Map of life expectancy at birth from Global Education Project.

Wednesday, July 17, 2013

What terrifies Republicans . . .

. . . is of course that the Affordable Care Act will be successful. That's why they keep trying, impotently, to tear it down like a dog gnawing on granite. While I am constitutionally loath to peer into the crystal ball, it certainly seems that the early signs are favorable. Premiums in California turn out to be generally affordable, and now New York has generated an even better headline: the price of health insurance on the individual market will fall by about half.

This may seem like sorta, kinda the opposite of what you may have heard about the effect of the ACA in general -- that it will actually make health insurance more expensive for young, healthy people -- but the explanation is what's so great about this for prospects of getting through to people who are unclear on the concept (which is 90% of the population).

New York State is unusual in that it already has guaranteed issue, but, obviously, without the individual mandate. That makes it a perfect experiment that shows why the individual mandate is necessary and good. Right now, New York state has 2.8 million people with no health insurance, and only 17,000 (that's right, only 3 zeroes) who have purchased policies on the individual market. The reason is they're much too expensive for almost everybody, because of adverse selection, i.e. the only people who buy them are people who are sick enough that it's worth their while paying the exorbitant premium. Insurance companies, expecting an influx of new customers who are less expensive to insure, therefore are cutting their prices. Lots of people will be eligible for federal subsidies to buy those cheaper products, so it will be well worth their while even if they are on the young and healthy side.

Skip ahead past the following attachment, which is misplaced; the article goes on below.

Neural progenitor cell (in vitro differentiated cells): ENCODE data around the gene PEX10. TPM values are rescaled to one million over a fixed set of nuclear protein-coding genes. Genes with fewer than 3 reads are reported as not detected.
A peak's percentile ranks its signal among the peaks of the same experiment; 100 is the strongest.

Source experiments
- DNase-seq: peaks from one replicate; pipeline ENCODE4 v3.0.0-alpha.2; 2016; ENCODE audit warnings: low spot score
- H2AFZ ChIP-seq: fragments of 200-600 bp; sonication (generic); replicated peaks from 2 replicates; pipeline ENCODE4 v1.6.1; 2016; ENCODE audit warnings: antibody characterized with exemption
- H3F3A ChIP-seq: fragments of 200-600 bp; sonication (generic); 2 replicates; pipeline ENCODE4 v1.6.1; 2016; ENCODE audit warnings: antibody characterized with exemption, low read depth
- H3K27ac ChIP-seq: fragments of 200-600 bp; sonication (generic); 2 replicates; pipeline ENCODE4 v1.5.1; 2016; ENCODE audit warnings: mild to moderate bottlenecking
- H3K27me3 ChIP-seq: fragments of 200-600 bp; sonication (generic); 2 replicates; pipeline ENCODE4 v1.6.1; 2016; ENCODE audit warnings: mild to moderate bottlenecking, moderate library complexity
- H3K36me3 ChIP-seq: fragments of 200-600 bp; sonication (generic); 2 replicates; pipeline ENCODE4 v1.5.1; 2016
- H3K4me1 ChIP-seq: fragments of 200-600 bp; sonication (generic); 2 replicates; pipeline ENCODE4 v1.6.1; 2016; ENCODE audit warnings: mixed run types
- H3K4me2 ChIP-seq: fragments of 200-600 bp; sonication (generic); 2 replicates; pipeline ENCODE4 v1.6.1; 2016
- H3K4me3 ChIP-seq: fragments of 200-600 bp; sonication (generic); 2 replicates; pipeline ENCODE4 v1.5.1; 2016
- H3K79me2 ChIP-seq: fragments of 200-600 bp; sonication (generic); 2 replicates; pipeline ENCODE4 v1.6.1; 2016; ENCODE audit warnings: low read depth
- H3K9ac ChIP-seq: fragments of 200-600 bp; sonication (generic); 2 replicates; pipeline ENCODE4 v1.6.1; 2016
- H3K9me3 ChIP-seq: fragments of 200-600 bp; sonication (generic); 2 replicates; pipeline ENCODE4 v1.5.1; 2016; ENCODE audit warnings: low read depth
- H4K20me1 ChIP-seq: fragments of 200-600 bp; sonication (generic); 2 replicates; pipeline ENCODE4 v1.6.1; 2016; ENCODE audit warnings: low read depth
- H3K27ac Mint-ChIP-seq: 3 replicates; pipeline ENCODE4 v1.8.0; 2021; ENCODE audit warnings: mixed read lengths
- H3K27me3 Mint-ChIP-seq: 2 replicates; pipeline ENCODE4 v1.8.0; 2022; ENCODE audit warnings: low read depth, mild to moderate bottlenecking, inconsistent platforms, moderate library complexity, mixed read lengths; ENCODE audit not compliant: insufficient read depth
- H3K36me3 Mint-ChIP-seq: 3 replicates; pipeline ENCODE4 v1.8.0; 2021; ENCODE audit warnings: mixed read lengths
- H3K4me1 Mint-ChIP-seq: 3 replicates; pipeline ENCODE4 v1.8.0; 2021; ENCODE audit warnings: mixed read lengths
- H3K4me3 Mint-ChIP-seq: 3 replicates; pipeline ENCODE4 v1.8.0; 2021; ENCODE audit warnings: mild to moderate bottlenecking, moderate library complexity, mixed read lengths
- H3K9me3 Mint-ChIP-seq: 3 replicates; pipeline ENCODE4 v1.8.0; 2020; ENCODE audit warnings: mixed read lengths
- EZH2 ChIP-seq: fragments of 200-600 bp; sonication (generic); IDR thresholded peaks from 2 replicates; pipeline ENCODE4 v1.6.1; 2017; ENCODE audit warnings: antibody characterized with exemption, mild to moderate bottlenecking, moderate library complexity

That's the whole idea, folks. Yes, you may feel you'd rather not buy health insurance right now because you're invulnerable, but by making people like you buy it now, we make sure you'll be able to afford it when you need it. That's the point of insurance -- to spread risk, and make everybody more secure. Sure, there will be glitches, especially in the states whose governments aren't cooperating, and the corporate media will blow them way out of proportion. But if people's actual experience is good (and for most people, nothing will change), maybe the 2014 mid-terms will turn out differently from what people are expecting.

1 comment:

Don Quixote said...

"Republican" somehow has become a thinking disorder. It used to mean a certain political party. I suppose this is a result of the sound chamber of lies created by Fox network and its minions. Alternate reality is bizarre when it occurs in entire populations . . . it's like Jim Jones times 1,000. Sheesh.